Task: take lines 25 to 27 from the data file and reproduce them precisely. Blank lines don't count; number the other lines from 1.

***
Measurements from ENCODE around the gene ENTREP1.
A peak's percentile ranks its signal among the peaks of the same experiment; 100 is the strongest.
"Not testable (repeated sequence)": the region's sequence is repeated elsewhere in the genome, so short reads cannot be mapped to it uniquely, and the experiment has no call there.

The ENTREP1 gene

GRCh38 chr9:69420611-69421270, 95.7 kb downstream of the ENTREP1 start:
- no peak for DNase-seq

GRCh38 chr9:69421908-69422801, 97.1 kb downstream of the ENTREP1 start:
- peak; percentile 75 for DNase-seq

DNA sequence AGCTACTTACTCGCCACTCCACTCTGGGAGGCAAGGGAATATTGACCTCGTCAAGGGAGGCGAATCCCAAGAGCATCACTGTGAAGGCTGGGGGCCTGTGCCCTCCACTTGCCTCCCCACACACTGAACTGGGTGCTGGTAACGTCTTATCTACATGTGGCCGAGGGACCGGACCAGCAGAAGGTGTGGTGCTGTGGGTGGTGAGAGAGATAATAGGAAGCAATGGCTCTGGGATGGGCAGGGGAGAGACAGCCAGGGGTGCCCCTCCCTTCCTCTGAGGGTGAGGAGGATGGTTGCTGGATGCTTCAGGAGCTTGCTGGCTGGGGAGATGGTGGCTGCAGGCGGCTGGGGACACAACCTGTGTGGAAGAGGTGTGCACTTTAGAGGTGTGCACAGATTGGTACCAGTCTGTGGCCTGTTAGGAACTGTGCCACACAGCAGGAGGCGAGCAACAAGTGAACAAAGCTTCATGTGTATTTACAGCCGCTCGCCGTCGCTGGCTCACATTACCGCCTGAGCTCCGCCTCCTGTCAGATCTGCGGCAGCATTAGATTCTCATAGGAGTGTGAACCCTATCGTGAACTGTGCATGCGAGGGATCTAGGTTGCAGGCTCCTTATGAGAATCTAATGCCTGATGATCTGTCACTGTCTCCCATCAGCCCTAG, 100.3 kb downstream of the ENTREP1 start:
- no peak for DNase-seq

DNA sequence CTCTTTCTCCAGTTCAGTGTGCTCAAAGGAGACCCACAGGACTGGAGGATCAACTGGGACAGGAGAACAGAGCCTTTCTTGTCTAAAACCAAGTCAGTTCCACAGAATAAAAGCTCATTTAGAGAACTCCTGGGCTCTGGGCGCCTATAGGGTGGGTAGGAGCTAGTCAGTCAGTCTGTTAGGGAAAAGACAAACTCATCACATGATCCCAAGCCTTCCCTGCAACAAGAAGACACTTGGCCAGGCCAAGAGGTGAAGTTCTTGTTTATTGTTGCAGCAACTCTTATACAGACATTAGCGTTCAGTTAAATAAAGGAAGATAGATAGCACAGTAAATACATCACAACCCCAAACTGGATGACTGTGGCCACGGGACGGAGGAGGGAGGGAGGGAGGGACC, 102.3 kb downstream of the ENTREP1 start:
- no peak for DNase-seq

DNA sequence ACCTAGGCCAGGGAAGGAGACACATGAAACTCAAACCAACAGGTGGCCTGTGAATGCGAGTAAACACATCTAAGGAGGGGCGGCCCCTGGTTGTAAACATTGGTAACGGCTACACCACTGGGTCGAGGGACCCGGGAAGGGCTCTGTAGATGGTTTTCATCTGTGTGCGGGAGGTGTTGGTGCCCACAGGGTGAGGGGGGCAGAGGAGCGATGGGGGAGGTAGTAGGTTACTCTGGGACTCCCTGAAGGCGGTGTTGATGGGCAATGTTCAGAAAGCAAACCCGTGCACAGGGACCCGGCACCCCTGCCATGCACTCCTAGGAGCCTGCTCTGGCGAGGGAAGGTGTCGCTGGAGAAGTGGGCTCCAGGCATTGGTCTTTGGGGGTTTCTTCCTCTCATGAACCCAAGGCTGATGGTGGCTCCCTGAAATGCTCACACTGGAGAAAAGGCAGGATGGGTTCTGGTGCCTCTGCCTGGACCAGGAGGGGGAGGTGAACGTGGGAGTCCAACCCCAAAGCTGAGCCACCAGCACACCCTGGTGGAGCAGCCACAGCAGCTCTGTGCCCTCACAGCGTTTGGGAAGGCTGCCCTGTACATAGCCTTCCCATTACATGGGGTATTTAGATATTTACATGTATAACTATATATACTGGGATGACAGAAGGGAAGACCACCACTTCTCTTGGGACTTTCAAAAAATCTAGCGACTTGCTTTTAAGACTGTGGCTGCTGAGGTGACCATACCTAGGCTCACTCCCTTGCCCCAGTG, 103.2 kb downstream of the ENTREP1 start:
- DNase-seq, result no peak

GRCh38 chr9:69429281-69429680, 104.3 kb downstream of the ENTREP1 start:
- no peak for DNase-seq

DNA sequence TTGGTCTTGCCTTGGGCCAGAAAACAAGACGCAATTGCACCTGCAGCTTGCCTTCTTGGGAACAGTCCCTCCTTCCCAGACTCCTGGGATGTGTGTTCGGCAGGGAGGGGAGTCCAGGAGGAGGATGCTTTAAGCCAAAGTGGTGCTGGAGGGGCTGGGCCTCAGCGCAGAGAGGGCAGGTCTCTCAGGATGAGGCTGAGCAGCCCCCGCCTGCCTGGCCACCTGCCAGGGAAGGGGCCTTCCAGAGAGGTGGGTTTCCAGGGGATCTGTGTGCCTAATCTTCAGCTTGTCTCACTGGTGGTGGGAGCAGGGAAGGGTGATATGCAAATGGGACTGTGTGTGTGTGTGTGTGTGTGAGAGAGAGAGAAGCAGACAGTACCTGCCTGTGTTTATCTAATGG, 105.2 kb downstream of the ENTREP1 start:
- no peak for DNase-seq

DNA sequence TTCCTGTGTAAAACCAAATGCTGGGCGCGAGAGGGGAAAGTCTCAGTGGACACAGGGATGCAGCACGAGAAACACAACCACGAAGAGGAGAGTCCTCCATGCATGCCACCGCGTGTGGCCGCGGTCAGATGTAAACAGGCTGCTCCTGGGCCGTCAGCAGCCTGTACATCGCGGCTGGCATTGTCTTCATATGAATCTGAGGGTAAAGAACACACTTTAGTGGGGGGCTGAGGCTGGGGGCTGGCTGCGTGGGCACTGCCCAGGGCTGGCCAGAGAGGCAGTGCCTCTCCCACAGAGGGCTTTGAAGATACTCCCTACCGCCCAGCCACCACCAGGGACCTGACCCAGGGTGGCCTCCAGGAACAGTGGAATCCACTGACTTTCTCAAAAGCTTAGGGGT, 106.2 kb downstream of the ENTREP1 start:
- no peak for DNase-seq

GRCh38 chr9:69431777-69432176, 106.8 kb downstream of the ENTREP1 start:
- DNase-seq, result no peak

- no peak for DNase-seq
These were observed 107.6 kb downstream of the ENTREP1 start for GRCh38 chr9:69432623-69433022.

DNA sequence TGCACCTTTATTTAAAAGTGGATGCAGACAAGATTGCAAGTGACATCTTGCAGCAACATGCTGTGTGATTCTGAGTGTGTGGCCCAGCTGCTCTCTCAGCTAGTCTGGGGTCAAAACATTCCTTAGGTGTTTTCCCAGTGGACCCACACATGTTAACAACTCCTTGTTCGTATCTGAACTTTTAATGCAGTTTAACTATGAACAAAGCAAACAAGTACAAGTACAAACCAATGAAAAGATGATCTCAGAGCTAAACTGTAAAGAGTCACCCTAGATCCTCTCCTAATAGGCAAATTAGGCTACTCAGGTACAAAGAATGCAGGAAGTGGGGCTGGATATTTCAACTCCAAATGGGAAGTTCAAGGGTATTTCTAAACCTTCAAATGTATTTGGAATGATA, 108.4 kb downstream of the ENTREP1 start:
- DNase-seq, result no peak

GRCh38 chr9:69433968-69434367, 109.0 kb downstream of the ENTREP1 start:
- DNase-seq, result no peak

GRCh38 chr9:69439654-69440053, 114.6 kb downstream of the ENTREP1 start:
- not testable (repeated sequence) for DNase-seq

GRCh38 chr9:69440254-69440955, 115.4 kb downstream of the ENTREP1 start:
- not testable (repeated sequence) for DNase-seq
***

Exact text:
DNA sequence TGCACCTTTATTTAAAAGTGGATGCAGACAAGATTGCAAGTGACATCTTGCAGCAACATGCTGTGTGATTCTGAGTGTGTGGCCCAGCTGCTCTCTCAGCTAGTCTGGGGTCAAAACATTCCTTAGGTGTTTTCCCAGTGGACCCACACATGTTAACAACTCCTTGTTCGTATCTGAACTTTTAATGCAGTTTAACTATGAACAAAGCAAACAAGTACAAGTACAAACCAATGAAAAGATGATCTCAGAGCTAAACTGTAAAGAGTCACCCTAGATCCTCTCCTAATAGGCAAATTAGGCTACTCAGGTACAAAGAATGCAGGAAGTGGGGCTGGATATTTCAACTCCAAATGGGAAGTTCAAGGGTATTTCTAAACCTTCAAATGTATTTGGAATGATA, 108.4 kb downstream of the ENTREP1 start:
- DNase-seq, result no peak

GRCh38 chr9:69433968-69434367, 109.0 kb downstream of the ENTREP1 start: